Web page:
Fashion historian Raissa Bretaña has suggested that the style pendulum will swing further after lockdown, and we will be focusing more than ever on ‘dressing up’. With hashtags like #QuarantineChic racking up over 11,000 posts, it seems like dressing up will be something that many people will look forward to. Also an experiment found that people did better in intelligence tests when they were wearing smart clothes compared to casual clothes. Dress for success, I guess.
Nevertheless, retail needs to be able to balance and anticipate all these possibilities. Trends are made as we go along, and we can’t exactly pinpoint post-lockdown style. More than ever now, retailers need to respond quickly to changes in global fashion paradigms. Supply chains in luxury fashion, for example, are heavily concentrated in few locations due to the craftsmanship required to produce each item. Currently, more than 40% of luxury goods production happens in Italy, and all Italian factories have shut down. Some high-street fashion retailers are seeing stock piling up in warehouses, which they are unable to shift back to suppliers or to shoppers. Retailers need to come up with alternatives, like vertically integrated supply chains (which does have its challenges) or increasing the number of suppliers but in a variety of locations. They also need to make sure they don’t jeopardise quality, ethics and cost, which are massively important to the current clothing shopper.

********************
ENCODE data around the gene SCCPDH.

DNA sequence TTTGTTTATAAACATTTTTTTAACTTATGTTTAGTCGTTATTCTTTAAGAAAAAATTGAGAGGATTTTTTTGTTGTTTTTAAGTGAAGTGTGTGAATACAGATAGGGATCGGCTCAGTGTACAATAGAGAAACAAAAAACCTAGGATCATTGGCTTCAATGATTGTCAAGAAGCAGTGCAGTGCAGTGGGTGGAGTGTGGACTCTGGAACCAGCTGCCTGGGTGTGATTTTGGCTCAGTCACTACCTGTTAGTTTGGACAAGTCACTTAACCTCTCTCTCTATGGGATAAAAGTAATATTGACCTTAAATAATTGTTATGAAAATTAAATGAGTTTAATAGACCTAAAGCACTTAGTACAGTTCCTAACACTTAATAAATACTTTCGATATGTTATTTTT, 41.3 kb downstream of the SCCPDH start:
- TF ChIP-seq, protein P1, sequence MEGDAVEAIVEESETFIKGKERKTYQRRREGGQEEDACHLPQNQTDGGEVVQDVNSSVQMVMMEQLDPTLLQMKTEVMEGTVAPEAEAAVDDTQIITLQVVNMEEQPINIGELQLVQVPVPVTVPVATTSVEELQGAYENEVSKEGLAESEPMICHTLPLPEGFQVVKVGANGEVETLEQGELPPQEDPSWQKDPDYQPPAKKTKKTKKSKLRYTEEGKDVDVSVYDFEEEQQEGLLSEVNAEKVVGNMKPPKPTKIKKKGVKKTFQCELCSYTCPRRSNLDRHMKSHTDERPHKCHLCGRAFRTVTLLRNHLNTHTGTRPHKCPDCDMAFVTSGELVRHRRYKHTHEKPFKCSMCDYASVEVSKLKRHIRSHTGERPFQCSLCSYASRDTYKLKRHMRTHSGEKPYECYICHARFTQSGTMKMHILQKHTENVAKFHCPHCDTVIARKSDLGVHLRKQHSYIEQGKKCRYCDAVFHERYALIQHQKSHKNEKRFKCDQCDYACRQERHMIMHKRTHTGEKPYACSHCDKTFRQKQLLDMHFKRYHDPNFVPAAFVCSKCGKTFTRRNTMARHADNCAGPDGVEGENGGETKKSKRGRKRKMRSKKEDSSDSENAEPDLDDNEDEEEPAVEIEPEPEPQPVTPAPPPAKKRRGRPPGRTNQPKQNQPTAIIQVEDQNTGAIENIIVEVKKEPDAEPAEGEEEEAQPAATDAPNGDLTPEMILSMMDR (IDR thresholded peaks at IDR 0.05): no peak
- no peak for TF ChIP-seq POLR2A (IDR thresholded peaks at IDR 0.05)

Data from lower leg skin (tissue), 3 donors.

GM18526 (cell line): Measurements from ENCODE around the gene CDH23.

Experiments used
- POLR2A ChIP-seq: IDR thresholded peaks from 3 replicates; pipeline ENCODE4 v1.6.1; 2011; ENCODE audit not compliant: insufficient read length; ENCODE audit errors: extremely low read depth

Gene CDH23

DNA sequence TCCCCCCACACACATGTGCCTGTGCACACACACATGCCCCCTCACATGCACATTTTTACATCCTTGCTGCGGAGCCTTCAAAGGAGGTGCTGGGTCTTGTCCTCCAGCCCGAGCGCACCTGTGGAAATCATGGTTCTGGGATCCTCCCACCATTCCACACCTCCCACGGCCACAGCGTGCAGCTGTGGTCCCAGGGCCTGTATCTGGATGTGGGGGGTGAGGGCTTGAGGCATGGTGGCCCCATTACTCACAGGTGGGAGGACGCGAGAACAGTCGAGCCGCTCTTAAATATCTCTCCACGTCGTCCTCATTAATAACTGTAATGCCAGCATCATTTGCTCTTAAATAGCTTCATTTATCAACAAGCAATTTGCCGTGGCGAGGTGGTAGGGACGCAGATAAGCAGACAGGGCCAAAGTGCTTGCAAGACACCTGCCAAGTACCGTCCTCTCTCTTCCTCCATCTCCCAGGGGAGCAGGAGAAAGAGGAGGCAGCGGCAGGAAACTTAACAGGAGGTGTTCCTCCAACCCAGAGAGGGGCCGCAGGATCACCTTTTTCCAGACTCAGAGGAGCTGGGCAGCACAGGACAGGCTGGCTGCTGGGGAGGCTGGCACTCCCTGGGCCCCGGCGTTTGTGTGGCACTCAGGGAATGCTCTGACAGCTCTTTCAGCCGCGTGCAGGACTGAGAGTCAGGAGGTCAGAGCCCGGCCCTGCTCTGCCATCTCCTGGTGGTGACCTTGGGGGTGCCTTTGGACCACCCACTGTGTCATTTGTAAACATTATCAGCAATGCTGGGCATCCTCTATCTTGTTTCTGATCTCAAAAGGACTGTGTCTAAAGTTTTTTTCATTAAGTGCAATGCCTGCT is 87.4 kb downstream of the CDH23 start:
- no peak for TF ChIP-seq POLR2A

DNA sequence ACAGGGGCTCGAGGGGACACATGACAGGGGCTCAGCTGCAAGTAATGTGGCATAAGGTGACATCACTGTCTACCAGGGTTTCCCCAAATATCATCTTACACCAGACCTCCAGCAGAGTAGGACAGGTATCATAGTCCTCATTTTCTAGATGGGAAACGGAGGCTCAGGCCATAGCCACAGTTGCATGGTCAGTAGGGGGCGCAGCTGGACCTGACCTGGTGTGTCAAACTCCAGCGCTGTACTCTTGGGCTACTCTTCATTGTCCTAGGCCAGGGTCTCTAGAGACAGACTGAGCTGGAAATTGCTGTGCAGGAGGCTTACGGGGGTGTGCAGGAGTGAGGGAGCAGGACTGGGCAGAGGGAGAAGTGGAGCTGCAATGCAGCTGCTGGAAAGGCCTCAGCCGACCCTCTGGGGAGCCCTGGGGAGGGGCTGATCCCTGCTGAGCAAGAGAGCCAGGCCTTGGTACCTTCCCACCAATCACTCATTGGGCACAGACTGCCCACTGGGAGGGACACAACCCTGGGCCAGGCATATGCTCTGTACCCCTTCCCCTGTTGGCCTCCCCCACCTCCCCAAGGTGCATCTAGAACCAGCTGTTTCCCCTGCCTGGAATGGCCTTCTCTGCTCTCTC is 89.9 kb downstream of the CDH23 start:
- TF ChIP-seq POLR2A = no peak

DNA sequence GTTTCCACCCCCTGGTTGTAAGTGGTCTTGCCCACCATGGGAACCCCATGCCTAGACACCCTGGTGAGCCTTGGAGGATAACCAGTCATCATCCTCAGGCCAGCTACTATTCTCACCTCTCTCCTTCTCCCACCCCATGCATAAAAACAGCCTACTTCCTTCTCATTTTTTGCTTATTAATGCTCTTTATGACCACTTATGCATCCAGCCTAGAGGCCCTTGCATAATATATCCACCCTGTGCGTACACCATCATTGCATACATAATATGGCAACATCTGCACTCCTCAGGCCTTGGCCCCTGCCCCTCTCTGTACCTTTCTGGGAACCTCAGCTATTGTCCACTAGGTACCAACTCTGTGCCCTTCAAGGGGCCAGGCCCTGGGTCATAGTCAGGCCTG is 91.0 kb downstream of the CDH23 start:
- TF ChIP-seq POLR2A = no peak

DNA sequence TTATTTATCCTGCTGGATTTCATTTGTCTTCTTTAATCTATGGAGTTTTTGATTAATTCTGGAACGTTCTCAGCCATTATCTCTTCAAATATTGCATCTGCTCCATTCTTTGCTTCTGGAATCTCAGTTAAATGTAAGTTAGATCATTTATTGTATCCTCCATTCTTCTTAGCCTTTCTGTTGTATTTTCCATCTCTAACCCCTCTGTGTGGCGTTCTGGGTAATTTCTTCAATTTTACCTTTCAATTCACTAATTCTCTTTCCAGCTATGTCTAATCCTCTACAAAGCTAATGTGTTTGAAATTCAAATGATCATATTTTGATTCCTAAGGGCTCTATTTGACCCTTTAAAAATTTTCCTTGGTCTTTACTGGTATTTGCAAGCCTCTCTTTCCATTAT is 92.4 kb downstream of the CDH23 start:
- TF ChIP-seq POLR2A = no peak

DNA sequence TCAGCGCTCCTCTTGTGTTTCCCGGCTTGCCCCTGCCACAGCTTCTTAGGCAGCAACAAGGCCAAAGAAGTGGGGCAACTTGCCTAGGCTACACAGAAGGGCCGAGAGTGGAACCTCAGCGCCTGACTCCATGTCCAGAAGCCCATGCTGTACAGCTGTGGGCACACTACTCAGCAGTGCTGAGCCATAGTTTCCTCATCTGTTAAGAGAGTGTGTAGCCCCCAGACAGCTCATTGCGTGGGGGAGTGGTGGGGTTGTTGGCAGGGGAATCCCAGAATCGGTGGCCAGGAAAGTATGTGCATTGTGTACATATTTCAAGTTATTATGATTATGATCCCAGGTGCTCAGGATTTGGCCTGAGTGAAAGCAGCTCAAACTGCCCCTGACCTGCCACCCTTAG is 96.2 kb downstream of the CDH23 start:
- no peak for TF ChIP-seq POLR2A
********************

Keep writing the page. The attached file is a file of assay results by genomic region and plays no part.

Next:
Ultimately, fashion retail needs a revolution if it wants to prosper in a post-pandemic world. Whether it is with logistics, accessibility, interest, or just pure necessity, the pandemic is depriving the industry of essential factors it relies on. To be fashionable isn’t just to be wearing nice designs, great fits, and flattering colours - it’s about buying ethically from places that focus on sustainability too. People’s attitudes towards clothes are now irreversibly changed. On top of that, the pandemic has made consumers rethink their sartorial choices, and to re-evaluate what’s important to them. Comfort and convenience is trumping style and elegance, even if we don’t know how long this will be the case. Coronavirus may just be the paradigm shift that fashion retail needs, not just to survive, but to thrive. If not, it’ll definitely prove to be one of the bigger bumps on the road ahead.
Cover painting is The Lady of the Shalott by William Holman Hunt.